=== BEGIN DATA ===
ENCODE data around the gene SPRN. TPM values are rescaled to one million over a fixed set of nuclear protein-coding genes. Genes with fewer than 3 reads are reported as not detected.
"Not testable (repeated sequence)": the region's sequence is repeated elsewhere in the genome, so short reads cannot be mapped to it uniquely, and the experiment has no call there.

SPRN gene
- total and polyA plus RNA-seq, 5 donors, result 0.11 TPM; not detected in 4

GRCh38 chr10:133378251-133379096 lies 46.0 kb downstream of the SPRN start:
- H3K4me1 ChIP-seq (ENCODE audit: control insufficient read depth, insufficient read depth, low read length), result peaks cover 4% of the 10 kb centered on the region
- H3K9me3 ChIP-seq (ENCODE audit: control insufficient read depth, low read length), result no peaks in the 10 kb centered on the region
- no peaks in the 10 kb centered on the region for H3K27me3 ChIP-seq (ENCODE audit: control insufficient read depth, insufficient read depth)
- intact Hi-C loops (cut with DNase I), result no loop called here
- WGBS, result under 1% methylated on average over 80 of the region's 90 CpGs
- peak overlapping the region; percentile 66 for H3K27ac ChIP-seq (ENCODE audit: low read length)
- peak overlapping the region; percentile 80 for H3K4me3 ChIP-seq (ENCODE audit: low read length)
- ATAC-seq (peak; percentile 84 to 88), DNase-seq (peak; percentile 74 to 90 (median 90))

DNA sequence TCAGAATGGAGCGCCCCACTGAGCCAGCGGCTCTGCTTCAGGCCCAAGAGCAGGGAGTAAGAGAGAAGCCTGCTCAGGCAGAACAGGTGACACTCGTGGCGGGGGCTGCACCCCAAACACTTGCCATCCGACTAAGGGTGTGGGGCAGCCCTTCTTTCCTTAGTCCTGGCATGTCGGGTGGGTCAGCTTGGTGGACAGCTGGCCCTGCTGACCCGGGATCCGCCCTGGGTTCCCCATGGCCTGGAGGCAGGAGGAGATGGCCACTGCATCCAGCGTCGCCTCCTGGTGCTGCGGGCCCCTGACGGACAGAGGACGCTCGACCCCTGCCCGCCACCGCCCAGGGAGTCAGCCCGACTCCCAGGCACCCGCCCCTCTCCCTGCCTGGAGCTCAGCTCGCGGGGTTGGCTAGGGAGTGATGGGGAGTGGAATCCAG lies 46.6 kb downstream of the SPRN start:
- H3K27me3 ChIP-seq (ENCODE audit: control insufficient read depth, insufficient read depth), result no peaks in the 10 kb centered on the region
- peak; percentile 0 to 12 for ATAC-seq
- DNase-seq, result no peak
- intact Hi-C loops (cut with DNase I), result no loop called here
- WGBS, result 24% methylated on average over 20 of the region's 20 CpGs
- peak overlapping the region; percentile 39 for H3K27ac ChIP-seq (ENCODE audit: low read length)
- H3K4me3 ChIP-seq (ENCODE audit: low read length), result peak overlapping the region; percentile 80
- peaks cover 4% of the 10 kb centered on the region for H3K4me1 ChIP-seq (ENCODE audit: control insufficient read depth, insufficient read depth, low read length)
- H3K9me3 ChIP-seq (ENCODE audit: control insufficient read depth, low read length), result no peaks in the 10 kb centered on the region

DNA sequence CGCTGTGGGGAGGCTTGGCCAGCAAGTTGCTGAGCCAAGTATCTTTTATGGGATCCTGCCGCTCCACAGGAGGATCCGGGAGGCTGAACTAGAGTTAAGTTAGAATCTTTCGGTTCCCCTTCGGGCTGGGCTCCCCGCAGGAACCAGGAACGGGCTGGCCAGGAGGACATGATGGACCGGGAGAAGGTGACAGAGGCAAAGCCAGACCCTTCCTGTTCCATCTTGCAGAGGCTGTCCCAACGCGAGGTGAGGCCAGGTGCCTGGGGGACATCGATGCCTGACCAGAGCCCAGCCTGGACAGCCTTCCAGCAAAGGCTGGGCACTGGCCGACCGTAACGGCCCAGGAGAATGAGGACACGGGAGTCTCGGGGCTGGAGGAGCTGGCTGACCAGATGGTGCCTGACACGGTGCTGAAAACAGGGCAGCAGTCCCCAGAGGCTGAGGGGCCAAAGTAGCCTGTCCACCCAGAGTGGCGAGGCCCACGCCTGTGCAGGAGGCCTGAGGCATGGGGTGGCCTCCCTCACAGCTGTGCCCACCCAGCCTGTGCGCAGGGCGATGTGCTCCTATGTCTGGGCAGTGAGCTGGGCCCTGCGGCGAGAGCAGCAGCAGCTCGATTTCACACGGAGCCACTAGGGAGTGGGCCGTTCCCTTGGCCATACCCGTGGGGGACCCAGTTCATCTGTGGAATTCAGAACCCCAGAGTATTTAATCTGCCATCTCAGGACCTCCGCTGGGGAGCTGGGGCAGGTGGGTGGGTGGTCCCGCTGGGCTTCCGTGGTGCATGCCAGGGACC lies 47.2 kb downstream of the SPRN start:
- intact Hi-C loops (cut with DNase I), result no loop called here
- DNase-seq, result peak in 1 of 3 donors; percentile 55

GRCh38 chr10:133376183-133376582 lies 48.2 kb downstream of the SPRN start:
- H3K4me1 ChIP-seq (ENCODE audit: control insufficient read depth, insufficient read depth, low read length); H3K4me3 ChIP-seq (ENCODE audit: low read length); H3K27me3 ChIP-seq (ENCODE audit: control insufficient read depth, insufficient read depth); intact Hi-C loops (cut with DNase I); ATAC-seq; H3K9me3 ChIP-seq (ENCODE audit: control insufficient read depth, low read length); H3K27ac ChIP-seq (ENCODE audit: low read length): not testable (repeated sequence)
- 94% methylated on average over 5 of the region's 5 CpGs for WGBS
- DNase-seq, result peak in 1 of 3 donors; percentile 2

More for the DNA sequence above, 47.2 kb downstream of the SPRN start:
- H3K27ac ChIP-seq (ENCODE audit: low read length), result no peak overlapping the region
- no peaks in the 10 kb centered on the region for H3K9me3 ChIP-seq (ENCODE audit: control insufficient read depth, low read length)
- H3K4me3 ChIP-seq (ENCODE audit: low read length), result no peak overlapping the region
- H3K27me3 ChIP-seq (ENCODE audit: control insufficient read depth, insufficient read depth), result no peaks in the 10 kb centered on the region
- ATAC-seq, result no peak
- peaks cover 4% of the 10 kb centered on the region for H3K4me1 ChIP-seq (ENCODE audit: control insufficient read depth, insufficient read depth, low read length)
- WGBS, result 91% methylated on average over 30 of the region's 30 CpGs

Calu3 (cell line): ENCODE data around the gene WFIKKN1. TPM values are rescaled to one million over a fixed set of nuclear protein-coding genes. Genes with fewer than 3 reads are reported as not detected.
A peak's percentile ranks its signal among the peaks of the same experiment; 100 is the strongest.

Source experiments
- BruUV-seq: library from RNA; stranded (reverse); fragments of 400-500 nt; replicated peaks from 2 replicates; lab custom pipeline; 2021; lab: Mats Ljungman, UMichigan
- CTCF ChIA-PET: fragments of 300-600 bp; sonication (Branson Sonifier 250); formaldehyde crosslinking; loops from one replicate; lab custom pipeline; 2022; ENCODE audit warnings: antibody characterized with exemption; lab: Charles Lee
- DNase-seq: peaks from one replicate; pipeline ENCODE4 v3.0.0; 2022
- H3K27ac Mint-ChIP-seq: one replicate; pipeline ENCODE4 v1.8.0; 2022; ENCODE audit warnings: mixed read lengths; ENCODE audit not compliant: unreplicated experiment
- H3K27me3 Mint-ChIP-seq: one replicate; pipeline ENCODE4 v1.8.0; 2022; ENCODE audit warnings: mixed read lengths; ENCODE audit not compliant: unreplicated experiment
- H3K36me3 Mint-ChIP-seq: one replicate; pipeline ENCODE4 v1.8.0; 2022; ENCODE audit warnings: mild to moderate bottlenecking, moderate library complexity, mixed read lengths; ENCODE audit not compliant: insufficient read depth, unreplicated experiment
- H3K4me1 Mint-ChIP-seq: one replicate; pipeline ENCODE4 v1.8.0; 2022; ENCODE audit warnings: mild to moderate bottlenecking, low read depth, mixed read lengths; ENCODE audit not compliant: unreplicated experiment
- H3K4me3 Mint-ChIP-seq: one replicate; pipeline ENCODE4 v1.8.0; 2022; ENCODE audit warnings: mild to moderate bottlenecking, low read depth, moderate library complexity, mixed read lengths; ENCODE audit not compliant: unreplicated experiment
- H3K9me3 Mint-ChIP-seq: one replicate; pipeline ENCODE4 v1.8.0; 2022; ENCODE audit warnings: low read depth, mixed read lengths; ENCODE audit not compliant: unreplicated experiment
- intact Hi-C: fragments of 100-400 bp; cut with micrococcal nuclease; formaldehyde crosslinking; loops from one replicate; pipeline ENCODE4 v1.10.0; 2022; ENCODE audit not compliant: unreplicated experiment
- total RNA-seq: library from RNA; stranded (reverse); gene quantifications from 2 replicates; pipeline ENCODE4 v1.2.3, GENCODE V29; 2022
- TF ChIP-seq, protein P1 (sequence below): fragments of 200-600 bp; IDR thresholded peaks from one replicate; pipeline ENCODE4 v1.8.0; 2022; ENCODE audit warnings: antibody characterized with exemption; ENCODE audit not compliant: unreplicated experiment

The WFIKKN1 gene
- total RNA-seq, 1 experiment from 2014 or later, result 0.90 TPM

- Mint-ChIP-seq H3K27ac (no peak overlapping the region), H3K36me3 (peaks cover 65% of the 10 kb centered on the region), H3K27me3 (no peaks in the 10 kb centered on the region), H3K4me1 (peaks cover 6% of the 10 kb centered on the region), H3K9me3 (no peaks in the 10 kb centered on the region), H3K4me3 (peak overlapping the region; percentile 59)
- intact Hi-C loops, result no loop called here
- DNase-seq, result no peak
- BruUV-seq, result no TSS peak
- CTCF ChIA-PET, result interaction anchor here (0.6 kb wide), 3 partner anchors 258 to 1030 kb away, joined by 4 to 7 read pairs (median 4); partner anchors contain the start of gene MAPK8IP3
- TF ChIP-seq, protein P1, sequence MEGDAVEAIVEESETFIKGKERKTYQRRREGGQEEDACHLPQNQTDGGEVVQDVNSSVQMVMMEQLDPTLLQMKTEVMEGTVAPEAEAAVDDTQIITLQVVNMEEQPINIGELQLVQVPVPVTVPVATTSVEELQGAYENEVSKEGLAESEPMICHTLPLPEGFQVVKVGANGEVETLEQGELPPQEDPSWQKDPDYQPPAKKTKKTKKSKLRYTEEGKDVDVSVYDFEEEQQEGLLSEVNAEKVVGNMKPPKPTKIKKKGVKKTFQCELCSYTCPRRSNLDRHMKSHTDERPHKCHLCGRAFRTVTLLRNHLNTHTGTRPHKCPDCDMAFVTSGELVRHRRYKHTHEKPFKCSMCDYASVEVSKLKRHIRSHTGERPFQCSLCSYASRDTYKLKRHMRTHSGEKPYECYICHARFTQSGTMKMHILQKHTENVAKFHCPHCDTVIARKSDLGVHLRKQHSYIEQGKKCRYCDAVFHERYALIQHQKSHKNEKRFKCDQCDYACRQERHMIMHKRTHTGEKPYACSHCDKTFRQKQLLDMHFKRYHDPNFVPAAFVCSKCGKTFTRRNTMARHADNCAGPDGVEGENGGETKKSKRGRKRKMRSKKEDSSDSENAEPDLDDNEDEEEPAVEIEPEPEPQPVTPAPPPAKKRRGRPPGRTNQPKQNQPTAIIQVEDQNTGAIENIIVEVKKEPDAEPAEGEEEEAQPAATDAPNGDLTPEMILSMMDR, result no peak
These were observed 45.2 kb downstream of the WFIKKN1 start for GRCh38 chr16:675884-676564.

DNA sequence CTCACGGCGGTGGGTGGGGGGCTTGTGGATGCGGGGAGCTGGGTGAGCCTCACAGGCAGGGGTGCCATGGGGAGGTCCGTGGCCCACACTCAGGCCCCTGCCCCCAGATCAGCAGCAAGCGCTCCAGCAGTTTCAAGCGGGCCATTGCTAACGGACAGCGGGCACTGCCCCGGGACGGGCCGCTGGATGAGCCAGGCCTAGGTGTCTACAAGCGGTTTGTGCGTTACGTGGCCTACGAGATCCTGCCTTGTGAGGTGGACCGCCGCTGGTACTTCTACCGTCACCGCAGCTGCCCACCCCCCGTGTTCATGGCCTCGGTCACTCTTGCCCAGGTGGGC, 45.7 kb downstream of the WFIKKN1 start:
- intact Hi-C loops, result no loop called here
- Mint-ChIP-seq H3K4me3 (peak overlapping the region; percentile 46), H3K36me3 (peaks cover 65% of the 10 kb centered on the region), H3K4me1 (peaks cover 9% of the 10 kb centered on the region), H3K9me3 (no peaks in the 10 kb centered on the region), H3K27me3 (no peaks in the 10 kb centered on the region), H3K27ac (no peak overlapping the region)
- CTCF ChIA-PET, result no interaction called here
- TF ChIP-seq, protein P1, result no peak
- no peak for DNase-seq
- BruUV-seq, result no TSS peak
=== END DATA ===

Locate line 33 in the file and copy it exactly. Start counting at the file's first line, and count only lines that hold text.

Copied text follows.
- no peaks in the 10 kb centered on the region for H3K9me3 ChIP-seq (ENCODE audit: control insufficient read depth, low read length)